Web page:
Simplifying Claims Litigation
How to Avoid Common Pitfalls with Legal Insurance E-Billing and Legal Fee Auditing Software and Services
Traditional legal insurance e-billing and legal fee auditing software and services can be confusing. By the end of this article, you will understand these services, their benefits and burdens, and how you can help your company truly advance its claims litigation department.
What is Legal Insurance E-Billing?
Legal insurance e-billing allows law firms to submit digital versions of their legal invoices into online management software for insurance companies’ personnel to review, accept or reject, and process for payment. This software provides opportunities for insurers to improve their litigation department, however, many misconceptions about these services often create problems that cancel out the benefits.
Common Misconceptions about Legal Insurance E-Billing:
Understanding what legal insurance e-billing software is can be simple. Understanding what legal insurance e-billing software is not can be more complex. There are several misconceptions that have left insurance companies with incomplete litigation management infrastructures.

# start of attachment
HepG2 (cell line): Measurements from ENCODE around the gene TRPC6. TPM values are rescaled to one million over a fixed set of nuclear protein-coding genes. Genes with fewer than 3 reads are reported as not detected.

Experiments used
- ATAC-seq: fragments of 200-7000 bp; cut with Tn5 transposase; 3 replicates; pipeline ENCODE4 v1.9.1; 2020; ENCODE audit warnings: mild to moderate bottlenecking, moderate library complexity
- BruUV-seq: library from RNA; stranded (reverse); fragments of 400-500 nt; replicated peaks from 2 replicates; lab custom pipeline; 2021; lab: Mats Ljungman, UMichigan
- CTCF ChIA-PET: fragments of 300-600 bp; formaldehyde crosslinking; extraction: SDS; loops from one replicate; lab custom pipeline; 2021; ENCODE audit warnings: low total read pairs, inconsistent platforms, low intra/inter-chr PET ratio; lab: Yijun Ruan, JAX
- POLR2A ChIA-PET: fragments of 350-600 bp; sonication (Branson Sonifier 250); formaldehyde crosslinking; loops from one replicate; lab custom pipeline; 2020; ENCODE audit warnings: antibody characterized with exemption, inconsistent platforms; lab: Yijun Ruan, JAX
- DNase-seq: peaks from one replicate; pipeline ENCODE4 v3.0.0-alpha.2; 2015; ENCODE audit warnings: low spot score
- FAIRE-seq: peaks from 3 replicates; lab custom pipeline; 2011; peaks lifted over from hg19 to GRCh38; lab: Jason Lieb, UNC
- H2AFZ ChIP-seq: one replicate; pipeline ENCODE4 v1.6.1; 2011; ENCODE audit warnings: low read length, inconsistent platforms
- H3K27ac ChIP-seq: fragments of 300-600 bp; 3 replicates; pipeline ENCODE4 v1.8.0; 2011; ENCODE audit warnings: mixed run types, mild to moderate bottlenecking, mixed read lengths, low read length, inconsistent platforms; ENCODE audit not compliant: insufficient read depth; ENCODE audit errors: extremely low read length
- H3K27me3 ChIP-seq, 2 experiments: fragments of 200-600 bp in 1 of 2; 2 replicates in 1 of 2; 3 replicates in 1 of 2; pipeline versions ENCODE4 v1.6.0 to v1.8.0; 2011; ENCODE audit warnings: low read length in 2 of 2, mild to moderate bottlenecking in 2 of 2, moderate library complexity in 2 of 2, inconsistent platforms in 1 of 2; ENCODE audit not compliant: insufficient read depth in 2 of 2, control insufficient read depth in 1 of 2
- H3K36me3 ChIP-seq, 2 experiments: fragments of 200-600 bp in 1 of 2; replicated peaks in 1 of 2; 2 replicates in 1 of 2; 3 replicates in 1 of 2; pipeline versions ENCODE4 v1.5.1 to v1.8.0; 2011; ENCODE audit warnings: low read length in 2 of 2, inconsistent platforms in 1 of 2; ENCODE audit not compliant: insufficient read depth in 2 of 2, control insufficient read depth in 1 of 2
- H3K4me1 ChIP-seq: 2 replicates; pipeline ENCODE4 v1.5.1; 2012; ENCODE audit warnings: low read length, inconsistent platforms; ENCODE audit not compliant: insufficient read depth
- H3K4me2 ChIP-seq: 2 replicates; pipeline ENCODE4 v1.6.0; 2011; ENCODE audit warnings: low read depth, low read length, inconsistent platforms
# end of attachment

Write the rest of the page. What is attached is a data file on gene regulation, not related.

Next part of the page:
- Legal Insurance E-Billing is Not “Case Management” or “Matter Management”: Although often referred to as case management software, legal insurance e-billing software is simply an online portal where legal assistants or bookkeepers upload digital invoice files. No substantive communication occurs through e-billing software. No legal processes occur through e-billing software.
- Legal Insurance E-Billing Software Does Not Automate the Bill Review Process: E-billing software streamlines communication and management of legal invoices, but it does not review the invoices for the insurer. Insurer personnel typically have to review and approve each review finding. Further, legal insurance e-billing is not legal invoice auditing. Without outside legal invoice auditors, insurance company personnel must review each invoice.
- Legal Insurance E-Billing Software Does Not Produce Actionable Analytics: E-billing software providers only provided analytics regarding cost and duration. Insurers cannot make any meaningful hiring or strategy decisions without significant details and settlement outcomes on cases.